This was the third book I've read this year, and thankfully it was quick. I wasn't sure what I was expecting when I read this book. I mean that I wasn't sure how much would be familiar, how much I wouldn't recognize at all, and everything in between. I was interested to find that there were some interesting differences between the book and the 1939 movie.
This is a children's book, of course, so there are the obvious moral lessons, like be kind to others, don't judge others. Dorothy seems to be a simple character, but in truth, she is more interesting that you'd think. The reader doesn't get to see much of her environment other than an abounding "grayness" and a brief glimpse of Aunt Em and Uncle Henry before she is whisked away to Oz by a cyclone blowing through the countryside. All we know about her life is that everything is gray; literally everything she describes is gray in some aspect, even her aunt and uncle. And yet, when she gets dropped into Munchkin land, all she wants is to go back home, even though she is, here, surrounded by bright and beautiful color. Apparently, despite the lack of color, there really is "no place like home."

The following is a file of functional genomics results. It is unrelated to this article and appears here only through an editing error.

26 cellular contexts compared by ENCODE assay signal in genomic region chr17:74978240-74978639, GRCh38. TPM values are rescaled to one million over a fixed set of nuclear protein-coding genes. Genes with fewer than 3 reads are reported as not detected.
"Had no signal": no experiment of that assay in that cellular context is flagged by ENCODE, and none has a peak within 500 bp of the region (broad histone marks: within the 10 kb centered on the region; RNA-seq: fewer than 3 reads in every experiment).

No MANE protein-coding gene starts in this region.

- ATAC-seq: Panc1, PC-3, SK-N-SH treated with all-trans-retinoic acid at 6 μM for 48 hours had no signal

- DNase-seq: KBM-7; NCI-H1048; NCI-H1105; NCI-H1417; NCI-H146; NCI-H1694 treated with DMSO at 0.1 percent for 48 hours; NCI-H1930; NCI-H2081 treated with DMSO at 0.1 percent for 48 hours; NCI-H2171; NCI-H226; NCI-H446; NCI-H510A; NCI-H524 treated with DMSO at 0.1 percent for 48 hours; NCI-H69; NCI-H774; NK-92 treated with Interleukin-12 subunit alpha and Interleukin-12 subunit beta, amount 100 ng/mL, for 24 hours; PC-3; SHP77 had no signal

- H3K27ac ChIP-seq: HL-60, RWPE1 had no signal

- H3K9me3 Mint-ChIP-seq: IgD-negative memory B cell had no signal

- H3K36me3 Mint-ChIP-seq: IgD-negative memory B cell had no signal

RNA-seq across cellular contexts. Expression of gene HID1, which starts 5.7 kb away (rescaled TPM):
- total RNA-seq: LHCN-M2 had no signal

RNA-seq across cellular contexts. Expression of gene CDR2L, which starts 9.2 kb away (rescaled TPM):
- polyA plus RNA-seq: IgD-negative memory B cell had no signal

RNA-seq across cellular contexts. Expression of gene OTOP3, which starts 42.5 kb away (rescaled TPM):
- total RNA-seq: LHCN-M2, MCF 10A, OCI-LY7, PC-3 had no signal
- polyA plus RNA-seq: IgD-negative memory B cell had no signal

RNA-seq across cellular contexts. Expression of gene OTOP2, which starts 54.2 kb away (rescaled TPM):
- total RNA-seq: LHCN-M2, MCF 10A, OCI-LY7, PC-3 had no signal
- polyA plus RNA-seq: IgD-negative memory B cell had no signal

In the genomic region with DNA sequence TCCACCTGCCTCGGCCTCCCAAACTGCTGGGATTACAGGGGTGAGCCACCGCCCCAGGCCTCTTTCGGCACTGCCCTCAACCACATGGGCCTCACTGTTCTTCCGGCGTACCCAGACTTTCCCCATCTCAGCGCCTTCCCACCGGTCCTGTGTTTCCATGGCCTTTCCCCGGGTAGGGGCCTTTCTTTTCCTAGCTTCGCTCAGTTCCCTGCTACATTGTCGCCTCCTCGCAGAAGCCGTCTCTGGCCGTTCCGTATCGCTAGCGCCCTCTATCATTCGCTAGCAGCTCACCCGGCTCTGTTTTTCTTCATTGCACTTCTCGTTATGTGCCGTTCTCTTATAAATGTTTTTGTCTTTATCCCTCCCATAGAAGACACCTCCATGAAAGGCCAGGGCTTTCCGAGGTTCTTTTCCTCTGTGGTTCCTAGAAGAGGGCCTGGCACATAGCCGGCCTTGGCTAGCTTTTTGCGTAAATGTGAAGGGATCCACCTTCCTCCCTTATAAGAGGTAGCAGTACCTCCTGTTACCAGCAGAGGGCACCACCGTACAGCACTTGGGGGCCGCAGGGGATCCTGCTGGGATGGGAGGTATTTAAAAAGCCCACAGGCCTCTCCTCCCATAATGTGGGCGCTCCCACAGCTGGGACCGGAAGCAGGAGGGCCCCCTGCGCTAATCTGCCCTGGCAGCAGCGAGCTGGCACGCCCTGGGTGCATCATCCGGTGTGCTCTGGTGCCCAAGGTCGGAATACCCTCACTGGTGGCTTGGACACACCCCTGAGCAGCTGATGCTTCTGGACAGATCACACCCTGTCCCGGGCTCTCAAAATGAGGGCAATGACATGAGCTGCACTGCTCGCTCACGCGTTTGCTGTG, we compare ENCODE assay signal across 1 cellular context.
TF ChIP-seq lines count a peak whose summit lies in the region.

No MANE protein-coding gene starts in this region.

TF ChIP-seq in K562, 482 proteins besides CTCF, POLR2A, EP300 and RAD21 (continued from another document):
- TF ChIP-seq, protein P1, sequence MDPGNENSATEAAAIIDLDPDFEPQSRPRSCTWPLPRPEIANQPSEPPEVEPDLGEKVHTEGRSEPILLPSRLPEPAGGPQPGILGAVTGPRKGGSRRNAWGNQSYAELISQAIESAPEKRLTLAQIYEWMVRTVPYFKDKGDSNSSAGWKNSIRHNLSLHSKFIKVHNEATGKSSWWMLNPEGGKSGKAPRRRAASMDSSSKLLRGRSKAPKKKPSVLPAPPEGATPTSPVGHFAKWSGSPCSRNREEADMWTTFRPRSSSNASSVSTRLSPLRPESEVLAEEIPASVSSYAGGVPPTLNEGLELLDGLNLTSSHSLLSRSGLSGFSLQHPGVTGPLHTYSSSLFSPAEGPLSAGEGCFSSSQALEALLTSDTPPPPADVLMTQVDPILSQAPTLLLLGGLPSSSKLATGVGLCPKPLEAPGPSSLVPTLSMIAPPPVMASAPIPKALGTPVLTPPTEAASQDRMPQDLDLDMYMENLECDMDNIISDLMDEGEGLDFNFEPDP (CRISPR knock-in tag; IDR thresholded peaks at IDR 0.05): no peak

I also like her companions much better now that I have a fuller view of their character. The Tin Woodman, Scarecrow, and Cowardly Lion are all more detailed and three dimensional, so you can understand their motives and goals so much better. There are also some interesting disconnects within the story itself that have nothing to do with the film; the Tin Woodman thinks he needs to take even more care in his actions when he doesn't have a heart to "guide his actions." He makes sure he doesn't step on any kind of bug, so he doesn't have the death of anything on his conscience, but he will kill a wildcat who is chasing a mouse with no thought, even though the wildcat is doing what cats do naturally.
I really did like this story, and will one day definitely be reading it to my future kids.
The Future of The Little Reading Nook
2 years ago